Messages attached to England's Wearmouth Bridge by 18-year-old Paige Hunter have already stopped six people from taking their own lives.
A British teenager has been commended by police for helping to stop some six people from taking their own lives by pinning messages of hope to a bridge in northern England.
Paige Hunter, 18, wrote more than 40 uplifting messages and tied them to the railings of Sunderland’s Wearmouth Bridge in a bid to offer solace to people facing a mental health crisis.
Among the notes, written in brightly-coloured pens, were the words: “You are not alone”, “If you end it now you will be so deeply missed”, and "Even though things are difficult, your life matters; you're a shining light in a dark world, so just hold on."
Northumbria Police Chief Superintendent Sarah Pitt described the student's messages as “an innovative way to reach out to those in a dark place".
“It is important that we encourage people to speak out and raise awareness of mental health issues and the impact on people's lives,” Pitt said in a statement.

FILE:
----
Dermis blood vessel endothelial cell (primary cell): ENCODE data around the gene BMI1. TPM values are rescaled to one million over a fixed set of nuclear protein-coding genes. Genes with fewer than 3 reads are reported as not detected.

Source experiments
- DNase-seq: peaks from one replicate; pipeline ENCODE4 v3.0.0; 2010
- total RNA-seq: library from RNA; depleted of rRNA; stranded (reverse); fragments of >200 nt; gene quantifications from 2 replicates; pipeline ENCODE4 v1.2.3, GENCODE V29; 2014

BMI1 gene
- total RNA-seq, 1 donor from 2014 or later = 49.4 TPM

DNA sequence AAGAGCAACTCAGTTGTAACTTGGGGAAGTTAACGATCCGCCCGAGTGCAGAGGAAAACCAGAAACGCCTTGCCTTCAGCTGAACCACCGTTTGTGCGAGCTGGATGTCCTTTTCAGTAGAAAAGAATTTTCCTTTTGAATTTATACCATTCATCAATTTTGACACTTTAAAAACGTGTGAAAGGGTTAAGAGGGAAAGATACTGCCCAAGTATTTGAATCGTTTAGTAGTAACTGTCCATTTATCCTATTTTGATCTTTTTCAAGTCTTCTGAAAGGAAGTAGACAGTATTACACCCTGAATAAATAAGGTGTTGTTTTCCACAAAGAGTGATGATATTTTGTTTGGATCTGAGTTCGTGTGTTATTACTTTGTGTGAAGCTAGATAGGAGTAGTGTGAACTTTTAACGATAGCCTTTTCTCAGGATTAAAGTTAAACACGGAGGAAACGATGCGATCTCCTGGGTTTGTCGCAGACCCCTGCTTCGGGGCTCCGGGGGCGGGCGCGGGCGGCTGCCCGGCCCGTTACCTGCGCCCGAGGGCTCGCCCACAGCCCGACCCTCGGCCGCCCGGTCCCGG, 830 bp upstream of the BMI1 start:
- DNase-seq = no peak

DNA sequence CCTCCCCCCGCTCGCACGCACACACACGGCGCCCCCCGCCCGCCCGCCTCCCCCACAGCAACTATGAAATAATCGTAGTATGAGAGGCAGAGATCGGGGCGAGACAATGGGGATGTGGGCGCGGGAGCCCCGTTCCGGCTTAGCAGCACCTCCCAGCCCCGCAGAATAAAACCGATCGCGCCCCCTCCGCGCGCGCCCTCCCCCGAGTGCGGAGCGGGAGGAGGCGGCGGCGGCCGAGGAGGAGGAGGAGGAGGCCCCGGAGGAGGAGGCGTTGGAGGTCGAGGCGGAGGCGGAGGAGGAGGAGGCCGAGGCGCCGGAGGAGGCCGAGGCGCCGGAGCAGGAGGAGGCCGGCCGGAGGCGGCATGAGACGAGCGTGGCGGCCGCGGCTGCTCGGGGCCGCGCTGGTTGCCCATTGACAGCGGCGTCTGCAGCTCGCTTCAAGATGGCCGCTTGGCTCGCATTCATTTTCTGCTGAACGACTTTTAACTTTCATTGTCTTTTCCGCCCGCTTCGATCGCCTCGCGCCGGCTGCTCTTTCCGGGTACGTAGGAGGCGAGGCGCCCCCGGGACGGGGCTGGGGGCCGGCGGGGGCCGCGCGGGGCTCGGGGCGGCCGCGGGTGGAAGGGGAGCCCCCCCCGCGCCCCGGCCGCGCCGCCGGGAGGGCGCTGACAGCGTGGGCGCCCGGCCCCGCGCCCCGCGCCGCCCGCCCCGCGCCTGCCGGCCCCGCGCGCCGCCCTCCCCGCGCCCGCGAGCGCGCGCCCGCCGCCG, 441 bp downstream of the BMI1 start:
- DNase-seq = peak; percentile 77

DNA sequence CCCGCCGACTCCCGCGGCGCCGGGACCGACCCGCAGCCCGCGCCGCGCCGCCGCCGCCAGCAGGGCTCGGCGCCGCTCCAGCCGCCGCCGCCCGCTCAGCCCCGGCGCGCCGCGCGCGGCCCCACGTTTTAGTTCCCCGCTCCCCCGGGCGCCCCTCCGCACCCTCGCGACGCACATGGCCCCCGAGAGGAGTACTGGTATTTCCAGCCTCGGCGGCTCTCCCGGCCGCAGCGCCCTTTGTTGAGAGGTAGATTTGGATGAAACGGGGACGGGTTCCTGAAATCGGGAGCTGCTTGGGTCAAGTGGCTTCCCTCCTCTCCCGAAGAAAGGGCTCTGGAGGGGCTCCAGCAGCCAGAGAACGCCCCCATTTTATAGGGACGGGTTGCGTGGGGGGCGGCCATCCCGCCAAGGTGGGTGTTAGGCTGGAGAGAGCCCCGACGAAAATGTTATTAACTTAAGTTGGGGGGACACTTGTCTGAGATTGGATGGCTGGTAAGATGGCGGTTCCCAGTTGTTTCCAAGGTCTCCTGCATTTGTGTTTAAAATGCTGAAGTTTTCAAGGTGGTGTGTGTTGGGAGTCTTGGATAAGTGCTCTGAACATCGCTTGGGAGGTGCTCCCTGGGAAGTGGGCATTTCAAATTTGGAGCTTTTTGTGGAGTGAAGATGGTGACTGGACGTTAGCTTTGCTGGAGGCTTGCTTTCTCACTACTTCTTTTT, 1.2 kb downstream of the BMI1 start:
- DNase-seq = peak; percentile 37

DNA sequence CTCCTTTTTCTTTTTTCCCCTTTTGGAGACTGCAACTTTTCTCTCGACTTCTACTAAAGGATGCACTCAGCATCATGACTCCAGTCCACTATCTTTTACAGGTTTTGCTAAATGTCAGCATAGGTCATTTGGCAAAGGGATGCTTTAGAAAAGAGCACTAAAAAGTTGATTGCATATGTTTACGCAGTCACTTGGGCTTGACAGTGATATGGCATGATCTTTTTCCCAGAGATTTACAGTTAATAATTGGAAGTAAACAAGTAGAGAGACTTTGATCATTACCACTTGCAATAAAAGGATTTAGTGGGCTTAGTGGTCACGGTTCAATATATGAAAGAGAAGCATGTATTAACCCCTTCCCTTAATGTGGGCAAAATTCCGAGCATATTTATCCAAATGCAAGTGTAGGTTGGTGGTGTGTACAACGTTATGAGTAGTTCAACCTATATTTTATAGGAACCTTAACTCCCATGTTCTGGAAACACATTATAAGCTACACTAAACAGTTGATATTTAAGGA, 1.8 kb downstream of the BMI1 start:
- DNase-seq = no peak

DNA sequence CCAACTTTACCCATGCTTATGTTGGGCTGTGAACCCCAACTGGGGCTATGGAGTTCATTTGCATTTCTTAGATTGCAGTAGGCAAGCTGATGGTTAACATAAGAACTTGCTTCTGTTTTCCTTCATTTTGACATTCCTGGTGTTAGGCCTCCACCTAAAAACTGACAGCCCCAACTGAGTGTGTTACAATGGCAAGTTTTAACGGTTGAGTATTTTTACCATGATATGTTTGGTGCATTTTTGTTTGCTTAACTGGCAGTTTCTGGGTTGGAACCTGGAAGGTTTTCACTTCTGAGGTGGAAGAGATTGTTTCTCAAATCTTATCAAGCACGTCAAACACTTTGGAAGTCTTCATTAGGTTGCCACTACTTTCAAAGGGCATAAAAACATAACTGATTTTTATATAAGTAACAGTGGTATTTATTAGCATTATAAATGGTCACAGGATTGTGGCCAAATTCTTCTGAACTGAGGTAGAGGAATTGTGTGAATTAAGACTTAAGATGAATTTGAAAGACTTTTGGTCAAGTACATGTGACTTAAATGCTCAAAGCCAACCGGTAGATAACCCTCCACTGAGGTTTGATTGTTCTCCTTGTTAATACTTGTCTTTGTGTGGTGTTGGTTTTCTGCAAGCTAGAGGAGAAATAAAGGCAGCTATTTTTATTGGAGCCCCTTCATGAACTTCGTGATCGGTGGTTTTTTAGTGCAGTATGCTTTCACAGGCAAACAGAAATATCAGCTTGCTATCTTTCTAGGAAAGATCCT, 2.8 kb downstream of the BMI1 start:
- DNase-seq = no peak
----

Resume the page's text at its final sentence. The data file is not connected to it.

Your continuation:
To thank Hunter, police this week presented her with a certificate commending her efforts.
“The messages of hope you attached to the Wearmouth Bridge are not only thought-provoking but also comforting to those who are struggling to cope and in despair,” the certificate says.
Hunter, who who has been told by police that her signs have already helped to save six lives, described receiving the certificate as "overwhelming".
She said she started the message campaign because of her own experiences with mental health battles.
"I suffer with PTSD and have been on the bridge myself and that feeling you get where you are debating whether to carry on living is absolutely terrifying and I didn't want anyone else to feel the way I did on the bridge", she told Euronews.
"I wanted them to know that there are people who will listen and support you through those feelings," added Hunter, who is now using the publicity generated by her campaign to raise money for a mental health charity.
A Eurostat report this month found that just over 1% of total deaths in the European Union in 2015 were caused by suicide.
If you’re affected by any of the issues in this article, please find a list of suicide helplines by country here.